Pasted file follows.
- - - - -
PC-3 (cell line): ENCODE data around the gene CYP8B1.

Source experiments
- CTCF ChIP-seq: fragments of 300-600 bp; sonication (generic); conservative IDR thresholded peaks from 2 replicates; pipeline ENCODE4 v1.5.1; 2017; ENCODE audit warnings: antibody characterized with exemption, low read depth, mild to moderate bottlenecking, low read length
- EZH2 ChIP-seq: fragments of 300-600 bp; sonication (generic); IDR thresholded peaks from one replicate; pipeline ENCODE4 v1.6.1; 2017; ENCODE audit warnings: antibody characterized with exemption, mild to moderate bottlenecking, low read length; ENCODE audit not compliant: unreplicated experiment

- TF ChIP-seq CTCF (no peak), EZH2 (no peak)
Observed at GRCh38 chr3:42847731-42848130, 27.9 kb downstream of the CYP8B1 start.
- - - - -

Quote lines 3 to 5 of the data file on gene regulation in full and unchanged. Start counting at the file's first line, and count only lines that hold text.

- CTCF ChIP-seq: fragments of 300-600 bp; sonication (generic); conservative IDR thresholded peaks from 2 replicates; pipeline ENCODE4 v1.5.1; 2017; ENCODE audit warnings: antibody characterized with exemption, low read depth, mild to moderate bottlenecking, low read length
- EZH2 ChIP-seq: fragments of 300-600 bp; sonication (generic); IDR thresholded peaks from one replicate; pipeline ENCODE4 v1.6.1; 2017; ENCODE audit warnings: antibody characterized with exemption, mild to moderate bottlenecking, low read length; ENCODE audit not compliant: unreplicated experiment

- TF ChIP-seq CTCF (no peak), EZH2 (no peak)